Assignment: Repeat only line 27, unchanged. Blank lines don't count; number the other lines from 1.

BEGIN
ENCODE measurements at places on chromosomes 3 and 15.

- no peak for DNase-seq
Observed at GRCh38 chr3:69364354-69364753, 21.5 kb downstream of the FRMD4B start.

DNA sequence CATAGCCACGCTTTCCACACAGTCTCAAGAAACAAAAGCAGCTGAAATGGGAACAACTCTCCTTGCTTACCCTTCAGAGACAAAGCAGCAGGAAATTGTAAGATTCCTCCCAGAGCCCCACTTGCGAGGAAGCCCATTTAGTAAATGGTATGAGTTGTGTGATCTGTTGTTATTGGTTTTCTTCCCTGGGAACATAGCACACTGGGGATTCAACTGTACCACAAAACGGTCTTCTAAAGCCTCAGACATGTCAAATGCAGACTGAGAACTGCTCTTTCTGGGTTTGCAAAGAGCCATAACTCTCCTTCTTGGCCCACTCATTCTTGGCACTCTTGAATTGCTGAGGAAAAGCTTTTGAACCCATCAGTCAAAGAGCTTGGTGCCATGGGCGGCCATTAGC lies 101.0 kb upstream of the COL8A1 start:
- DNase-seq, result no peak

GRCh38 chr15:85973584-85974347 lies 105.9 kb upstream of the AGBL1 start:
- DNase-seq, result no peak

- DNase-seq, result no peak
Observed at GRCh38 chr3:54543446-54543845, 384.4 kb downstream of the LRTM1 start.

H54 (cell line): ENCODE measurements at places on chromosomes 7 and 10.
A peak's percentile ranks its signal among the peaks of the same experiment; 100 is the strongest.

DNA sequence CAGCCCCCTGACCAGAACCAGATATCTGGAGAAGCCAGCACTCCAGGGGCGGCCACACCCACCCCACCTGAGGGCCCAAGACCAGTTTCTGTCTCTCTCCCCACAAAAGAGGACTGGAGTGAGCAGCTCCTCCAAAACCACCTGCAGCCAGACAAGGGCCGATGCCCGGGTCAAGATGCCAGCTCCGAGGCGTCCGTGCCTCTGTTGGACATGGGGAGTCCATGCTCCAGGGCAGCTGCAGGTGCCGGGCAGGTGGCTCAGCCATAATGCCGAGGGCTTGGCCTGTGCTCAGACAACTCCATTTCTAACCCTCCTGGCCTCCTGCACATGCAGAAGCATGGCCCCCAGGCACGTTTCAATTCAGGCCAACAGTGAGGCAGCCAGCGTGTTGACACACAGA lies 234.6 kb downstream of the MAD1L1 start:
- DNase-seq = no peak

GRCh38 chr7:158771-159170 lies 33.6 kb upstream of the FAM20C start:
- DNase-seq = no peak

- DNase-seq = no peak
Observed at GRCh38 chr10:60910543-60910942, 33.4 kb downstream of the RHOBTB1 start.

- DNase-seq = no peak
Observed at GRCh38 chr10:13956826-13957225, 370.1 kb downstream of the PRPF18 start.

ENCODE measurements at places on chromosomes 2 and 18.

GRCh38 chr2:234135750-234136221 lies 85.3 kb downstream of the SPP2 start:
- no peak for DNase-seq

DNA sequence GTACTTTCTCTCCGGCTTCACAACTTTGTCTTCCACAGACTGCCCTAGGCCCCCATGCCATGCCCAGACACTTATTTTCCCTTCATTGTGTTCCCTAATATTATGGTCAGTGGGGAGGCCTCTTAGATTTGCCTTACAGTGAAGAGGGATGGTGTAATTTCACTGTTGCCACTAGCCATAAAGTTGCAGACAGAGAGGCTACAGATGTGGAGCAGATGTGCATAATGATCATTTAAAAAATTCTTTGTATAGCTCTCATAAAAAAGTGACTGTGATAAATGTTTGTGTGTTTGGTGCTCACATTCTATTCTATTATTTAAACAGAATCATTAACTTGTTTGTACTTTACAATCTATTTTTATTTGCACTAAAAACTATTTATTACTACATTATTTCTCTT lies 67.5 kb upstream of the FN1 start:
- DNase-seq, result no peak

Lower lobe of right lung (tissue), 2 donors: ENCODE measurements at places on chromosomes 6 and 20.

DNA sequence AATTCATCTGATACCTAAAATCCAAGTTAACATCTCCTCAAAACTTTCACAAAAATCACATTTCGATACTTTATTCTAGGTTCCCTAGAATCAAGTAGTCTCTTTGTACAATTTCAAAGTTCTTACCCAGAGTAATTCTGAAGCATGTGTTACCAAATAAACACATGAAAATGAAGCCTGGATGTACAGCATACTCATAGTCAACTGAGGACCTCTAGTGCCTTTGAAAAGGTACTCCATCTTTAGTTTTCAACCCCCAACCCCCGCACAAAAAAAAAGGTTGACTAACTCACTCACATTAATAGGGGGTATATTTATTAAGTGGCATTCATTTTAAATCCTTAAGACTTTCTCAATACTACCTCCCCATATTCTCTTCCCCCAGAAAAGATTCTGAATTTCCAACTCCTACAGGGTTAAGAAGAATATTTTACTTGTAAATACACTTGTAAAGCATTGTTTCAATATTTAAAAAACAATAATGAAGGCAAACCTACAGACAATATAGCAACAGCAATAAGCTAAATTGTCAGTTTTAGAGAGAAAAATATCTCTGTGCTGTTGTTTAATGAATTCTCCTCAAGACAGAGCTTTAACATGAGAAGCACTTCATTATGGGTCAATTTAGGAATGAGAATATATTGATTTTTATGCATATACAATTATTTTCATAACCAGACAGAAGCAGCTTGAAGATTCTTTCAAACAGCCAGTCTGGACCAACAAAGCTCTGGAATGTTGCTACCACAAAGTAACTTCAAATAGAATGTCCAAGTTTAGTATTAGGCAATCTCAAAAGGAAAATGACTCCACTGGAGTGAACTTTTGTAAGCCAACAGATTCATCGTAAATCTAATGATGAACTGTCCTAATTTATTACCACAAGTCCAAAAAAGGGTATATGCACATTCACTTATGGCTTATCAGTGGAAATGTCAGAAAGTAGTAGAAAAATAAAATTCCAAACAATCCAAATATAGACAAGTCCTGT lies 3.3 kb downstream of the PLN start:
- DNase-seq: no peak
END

- DNase-seq: no peak